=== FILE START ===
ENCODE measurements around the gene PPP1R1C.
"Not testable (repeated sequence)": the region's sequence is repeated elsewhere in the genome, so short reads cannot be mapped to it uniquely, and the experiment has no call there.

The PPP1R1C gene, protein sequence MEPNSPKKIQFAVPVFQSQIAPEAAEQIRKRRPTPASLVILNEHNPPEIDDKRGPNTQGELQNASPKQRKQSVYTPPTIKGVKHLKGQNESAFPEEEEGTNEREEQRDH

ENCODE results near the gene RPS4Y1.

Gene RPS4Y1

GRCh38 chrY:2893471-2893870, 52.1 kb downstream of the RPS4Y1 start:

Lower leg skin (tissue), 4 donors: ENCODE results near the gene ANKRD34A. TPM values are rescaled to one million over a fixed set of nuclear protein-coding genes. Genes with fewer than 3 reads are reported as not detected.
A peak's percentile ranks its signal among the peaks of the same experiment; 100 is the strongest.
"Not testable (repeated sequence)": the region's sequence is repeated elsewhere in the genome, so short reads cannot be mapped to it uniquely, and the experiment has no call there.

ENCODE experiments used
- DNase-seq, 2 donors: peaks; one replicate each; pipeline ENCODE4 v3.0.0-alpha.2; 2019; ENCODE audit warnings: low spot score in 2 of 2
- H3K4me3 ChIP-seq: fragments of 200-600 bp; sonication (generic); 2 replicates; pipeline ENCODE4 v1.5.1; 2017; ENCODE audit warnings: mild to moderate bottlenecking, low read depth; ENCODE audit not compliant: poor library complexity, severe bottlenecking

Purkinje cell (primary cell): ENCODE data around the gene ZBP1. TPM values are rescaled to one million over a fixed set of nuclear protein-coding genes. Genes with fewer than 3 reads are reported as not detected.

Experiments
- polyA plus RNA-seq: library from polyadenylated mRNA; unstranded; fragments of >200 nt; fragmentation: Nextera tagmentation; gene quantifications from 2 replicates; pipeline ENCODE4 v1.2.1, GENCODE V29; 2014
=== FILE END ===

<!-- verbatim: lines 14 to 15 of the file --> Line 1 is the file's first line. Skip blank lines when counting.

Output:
Experiments
- polyA plus RNA-seq: library from polyadenylated mRNA; unstranded; fragments of >200 nt; fragmentation: Nextera tagmentation; gene quantifications from 2 replicates; pipeline ENCODE4 v1.2.1, GENCODE V29; 2014